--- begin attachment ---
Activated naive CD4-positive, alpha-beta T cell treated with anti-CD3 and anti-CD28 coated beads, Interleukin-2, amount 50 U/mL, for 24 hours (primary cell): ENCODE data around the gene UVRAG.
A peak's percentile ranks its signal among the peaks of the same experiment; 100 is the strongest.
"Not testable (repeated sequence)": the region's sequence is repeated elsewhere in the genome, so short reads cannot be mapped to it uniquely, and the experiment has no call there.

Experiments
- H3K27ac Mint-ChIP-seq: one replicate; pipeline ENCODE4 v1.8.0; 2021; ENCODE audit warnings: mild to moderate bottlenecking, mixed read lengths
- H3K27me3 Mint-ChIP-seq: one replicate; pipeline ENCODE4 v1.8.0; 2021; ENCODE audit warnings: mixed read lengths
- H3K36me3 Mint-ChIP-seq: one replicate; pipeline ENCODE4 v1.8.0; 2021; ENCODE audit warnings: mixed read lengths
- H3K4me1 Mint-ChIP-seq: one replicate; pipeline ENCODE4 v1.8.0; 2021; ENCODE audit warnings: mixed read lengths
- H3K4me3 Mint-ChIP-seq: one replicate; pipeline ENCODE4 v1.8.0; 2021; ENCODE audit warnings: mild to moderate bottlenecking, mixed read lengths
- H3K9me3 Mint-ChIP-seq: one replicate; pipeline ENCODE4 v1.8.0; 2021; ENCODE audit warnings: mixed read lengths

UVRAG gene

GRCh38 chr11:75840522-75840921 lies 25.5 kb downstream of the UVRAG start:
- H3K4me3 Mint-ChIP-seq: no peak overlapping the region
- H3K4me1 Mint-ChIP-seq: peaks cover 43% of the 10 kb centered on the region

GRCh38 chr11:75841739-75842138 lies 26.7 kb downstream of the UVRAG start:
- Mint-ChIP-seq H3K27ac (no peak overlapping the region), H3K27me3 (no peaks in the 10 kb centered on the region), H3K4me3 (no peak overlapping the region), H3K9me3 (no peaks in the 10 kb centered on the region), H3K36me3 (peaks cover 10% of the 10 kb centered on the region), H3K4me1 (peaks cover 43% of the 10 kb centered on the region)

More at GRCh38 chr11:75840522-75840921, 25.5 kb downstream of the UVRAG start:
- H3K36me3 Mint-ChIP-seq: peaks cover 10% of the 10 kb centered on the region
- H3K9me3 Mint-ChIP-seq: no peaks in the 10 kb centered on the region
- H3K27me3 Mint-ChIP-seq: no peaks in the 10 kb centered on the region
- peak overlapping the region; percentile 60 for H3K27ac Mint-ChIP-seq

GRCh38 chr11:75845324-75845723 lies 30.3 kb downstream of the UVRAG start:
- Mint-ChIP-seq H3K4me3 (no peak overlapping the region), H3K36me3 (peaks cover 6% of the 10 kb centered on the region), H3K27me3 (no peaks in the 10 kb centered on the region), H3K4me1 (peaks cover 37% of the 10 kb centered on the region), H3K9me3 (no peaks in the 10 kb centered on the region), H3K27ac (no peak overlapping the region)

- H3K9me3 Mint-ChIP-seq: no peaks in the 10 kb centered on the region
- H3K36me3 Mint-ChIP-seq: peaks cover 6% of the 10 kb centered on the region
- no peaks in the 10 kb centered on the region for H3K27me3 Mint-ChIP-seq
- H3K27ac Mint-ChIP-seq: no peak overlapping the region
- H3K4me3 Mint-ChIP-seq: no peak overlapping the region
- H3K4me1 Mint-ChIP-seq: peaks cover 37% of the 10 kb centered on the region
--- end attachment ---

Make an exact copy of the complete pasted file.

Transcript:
Activated naive CD4-positive, alpha-beta T cell treated with anti-CD3 and anti-CD28 coated beads, Interleukin-2, amount 50 U/mL, for 24 hours (primary cell): ENCODE data around the gene UVRAG.
A peak's percentile ranks its signal among the peaks of the same experiment; 100 is the strongest.
"Not testable (repeated sequence)": the region's sequence is repeated elsewhere in the genome, so short reads cannot be mapped to it uniquely, and the experiment has no call there.

Experiments
- H3K27ac Mint-ChIP-seq: one replicate; pipeline ENCODE4 v1.8.0; 2021; ENCODE audit warnings: mild to moderate bottlenecking, mixed read lengths
- H3K27me3 Mint-ChIP-seq: one replicate; pipeline ENCODE4 v1.8.0; 2021; ENCODE audit warnings: mixed read lengths
- H3K36me3 Mint-ChIP-seq: one replicate; pipeline ENCODE4 v1.8.0; 2021; ENCODE audit warnings: mixed read lengths
- H3K4me1 Mint-ChIP-seq: one replicate; pipeline ENCODE4 v1.8.0; 2021; ENCODE audit warnings: mixed read lengths
- H3K4me3 Mint-ChIP-seq: one replicate; pipeline ENCODE4 v1.8.0; 2021; ENCODE audit warnings: mild to moderate bottlenecking, mixed read lengths
- H3K9me3 Mint-ChIP-seq: one replicate; pipeline ENCODE4 v1.8.0; 2021; ENCODE audit warnings: mixed read lengths

UVRAG gene

GRCh38 chr11:75840522-75840921 lies 25.5 kb downstream of the UVRAG start:
- H3K4me3 Mint-ChIP-seq: no peak overlapping the region
- H3K4me1 Mint-ChIP-seq: peaks cover 43% of the 10 kb centered on the region

GRCh38 chr11:75841739-75842138 lies 26.7 kb downstream of the UVRAG start:
- Mint-ChIP-seq H3K27ac (no peak overlapping the region), H3K27me3 (no peaks in the 10 kb centered on the region), H3K4me3 (no peak overlapping the region), H3K9me3 (no peaks in the 10 kb centered on the region), H3K36me3 (peaks cover 10% of the 10 kb centered on the region), H3K4me1 (peaks cover 43% of the 10 kb centered on the region)

More at GRCh38 chr11:75840522-75840921, 25.5 kb downstream of the UVRAG start:
- H3K36me3 Mint-ChIP-seq: peaks cover 10% of the 10 kb centered on the region
- H3K9me3 Mint-ChIP-seq: no peaks in the 10 kb centered on the region
- H3K27me3 Mint-ChIP-seq: no peaks in the 10 kb centered on the region
- peak overlapping the region; percentile 60 for H3K27ac Mint-ChIP-seq

GRCh38 chr11:75845324-75845723 lies 30.3 kb downstream of the UVRAG start:
- Mint-ChIP-seq H3K4me3 (no peak overlapping the region), H3K36me3 (peaks cover 6% of the 10 kb centered on the region), H3K27me3 (no peaks in the 10 kb centered on the region), H3K4me1 (peaks cover 37% of the 10 kb centered on the region), H3K9me3 (no peaks in the 10 kb centered on the region), H3K27ac (no peak overlapping the region)

- H3K9me3 Mint-ChIP-seq: no peaks in the 10 kb centered on the region
- H3K36me3 Mint-ChIP-seq: peaks cover 6% of the 10 kb centered on the region
- no peaks in the 10 kb centered on the region for H3K27me3 Mint-ChIP-seq
- H3K27ac Mint-ChIP-seq: no peak overlapping the region
- H3K4me3 Mint-ChIP-seq: no peak overlapping the region
- H3K4me1 Mint-ChIP-seq: peaks cover 37% of the 10 kb centered on the region